Supply chain visibility:
How to get the insight you want


As your company strives to improve its supply chain visibility, you face three significant challenges:

As your company strives to improve its
supply chain visibility, you face three significant challenges:

1.
Your supply chains are complex. You need logistics transaction data for all your essential products and all their key components. You also need transaction data for all outsourced logistics services, across your global operations.
complex-supply-chain
1.
Your supply chains are complex.You need logistics transaction data for all your essential products and all their key components. You also need transaction data for all outsourced logistics services, across your global operations.
complex-supply-chain
1.
Your supply chains are complex. You need logistics transaction data for all your essential products and all their key components. You also need transaction data for all outsourced logistics services, across your global operations.

complex-supply-chain

data-hart-to-collect
2.
The data is hard to collect from so many sources. To achieve real visibility, you must gather information from thousands of sources. You have to connect to each of your trading partners, service providers, and internal systems.
data-hart-to-collect
2.
The data is hard to collect from so many sources. To achieve real visibility, you must gather information from thousands of sources. You have to connect to each of your trading partners, service providers, and internal systems.
2.
The data is hard to collect from so many sources. To achieve real visibility, you must gather information from thousands of sources. You have to connect to each of your trading partners, service providers, and internal systems.

data-hart-to-collect

3.
Much of the data is inconsistent and of uneven quality. Each system stores and uses data in its unique format. Even within your company, your systems are seldom consistent in the way they store and use data. Someone must standardize and normalize the data before you can use it. You’re never sure how much of it you can trust in making supply chain decisions.
multi-source-docs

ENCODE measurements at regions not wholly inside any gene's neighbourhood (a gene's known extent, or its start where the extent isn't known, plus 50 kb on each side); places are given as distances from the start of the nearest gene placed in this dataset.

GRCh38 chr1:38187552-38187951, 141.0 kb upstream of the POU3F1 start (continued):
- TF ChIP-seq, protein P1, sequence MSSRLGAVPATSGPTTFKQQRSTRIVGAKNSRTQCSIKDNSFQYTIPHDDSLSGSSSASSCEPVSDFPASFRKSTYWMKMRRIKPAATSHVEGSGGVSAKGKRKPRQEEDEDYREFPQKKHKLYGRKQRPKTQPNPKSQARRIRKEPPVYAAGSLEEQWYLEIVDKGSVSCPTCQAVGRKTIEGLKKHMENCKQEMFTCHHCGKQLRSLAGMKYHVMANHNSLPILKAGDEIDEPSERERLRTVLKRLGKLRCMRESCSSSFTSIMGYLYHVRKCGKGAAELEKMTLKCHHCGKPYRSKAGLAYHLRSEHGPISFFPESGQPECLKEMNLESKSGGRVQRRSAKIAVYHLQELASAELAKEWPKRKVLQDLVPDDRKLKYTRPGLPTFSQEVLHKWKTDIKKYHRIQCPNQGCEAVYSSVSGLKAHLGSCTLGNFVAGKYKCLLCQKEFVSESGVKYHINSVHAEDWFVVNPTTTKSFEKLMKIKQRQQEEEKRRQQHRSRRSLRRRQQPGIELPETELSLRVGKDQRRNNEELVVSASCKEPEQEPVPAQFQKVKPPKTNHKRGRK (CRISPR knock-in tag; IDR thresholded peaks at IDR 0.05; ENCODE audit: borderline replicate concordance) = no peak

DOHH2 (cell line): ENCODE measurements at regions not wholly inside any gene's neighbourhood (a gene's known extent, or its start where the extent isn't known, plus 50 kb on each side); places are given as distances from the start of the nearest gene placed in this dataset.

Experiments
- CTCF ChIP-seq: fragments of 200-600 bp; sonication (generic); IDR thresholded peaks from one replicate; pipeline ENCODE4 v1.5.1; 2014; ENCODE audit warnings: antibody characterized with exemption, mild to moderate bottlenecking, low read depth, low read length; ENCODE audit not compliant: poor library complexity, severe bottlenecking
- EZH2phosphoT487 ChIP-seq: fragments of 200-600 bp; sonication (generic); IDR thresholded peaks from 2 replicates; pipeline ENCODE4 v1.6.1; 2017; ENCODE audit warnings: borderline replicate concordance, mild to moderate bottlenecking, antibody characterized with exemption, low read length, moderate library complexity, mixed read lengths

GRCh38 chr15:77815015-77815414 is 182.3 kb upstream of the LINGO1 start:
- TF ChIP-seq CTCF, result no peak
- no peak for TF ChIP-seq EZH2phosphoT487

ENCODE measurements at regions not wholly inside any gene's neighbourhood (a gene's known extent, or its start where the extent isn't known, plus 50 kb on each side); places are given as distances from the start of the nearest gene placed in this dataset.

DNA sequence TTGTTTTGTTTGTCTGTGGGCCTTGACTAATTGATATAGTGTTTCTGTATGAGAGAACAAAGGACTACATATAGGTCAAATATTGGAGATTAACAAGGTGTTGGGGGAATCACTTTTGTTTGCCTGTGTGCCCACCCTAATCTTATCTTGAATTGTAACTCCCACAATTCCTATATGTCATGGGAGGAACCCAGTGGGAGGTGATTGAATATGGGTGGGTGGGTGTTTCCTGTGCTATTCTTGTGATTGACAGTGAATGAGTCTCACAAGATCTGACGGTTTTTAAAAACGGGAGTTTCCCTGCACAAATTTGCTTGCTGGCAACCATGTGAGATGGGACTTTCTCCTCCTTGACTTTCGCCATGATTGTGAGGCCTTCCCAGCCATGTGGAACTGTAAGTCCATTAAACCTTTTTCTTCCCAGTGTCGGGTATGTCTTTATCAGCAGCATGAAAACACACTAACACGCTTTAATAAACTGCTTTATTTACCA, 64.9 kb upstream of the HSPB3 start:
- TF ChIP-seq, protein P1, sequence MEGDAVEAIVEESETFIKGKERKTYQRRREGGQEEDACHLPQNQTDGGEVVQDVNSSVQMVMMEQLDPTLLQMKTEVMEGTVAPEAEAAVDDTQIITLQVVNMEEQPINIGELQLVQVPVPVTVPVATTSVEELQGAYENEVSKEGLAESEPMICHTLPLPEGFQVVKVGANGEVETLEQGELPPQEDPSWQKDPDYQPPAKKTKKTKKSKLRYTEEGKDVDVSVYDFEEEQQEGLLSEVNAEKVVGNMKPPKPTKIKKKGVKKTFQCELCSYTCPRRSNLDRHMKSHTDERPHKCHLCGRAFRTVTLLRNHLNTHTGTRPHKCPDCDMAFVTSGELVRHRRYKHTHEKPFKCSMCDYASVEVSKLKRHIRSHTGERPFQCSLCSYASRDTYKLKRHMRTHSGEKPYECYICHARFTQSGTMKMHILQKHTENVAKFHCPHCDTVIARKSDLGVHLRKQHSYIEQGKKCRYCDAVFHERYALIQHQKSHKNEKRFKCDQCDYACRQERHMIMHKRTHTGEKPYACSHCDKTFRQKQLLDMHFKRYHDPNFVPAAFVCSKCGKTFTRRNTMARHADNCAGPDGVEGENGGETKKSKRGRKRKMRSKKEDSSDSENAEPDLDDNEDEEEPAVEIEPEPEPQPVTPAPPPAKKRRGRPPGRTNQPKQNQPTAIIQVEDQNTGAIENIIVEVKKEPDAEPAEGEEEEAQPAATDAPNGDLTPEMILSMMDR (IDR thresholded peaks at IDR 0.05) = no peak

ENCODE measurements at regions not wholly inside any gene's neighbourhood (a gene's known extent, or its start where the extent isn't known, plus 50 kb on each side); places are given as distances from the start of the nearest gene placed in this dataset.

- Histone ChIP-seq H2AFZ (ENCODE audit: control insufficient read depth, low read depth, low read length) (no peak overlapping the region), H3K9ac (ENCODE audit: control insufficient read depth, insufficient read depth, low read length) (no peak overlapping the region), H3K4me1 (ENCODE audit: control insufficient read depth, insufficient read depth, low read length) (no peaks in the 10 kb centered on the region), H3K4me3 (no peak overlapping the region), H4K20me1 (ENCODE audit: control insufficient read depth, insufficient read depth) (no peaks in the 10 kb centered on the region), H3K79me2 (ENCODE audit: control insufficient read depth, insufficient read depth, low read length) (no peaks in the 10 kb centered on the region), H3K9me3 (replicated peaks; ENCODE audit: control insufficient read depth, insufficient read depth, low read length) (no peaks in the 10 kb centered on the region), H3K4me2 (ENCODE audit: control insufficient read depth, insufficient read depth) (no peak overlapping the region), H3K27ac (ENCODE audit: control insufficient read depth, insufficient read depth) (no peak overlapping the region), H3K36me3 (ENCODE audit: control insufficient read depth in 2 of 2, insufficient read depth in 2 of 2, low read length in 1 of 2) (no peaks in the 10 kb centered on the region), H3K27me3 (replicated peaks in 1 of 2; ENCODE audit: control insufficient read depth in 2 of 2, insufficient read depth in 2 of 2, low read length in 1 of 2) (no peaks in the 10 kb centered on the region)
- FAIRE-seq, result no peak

3.
Much of the data is inconsistent and of uneven quality. Each system stores and uses data in its unique format. Even within your company, your systems are seldom consistent in the way they store and use data. Someone must standardize and normalize the data before you can use it. You’re never sure how much of it you can trust in making supply chain decisions.
multi-source-docs
3.
Much of the data is inconsistent and of uneven quality. Each system stores and uses data in its unique format. Even within your company, your systems are seldom consistent in the way they store and use data. Someone must standardize and normalize the data before you can use it. You’re never sure how much of it you can trust in making supply chain decisions.

multi-source-docs

To overcome these challenges, you’ll need three capabilities:
1.
An efficient way to
acquire data from
diverse information
systems.
exchange-data
2.
Visibility systems to
present, analyze, and
manage the data
you collect.
analysis
3.
A way to ensure
the data you receive
is consistently of
high quality.
quality-checkmark
To avoid delay, frustration,
and possible disappointment
in implementing and
using your visibility systems,
follow these four planning steps:

1.
Be clear about the level of supply chain visibility you want.

You can implement visibility systems at three levels of sophistication:

  • Track and trace
  • Supply chain control towers
  • Supply chain performance management
  • Track and trace
  • Supply chain control towers
  • Supply chain performance management
2.
Track-and-trace systems
offer simple visibility to
the status of current and historical shipments.
offer simple visibility to the status of current and historical shipments.
eye-track
The information they provide may not be current enough for you to adapt to fast-changing situations. Track-and-trace systems may offer only a limited or fragmented view of activity in some parts of your supply chain. They may not provide a central, comprehensive view across logistics service providers, geographies, business units, products, national borders, transportation modes, or shipping lanes.

3.
Supply chain control towers provide

a centralized view across multiple supply chains.
a centralized view across multiple supply chains.
eye2
Some control towers provide visibility across multiple logistics service providers, geographies, business units, national borders, transportation modes, and shipping lanes.

Many control towers issue updates and alerts in near real time, using a process of management by exception. In principle, such alerts enable you to take actions that mitigate supply chain risks. Or you can take advantage of fast-changing situations.

Vendors of control towers may claim to offer what they call “end-to-end supply chain visibility.” If they don’t define such claims, you must ask to be clear about what they mean.


4.
Supply chain performance management systems help you see what’s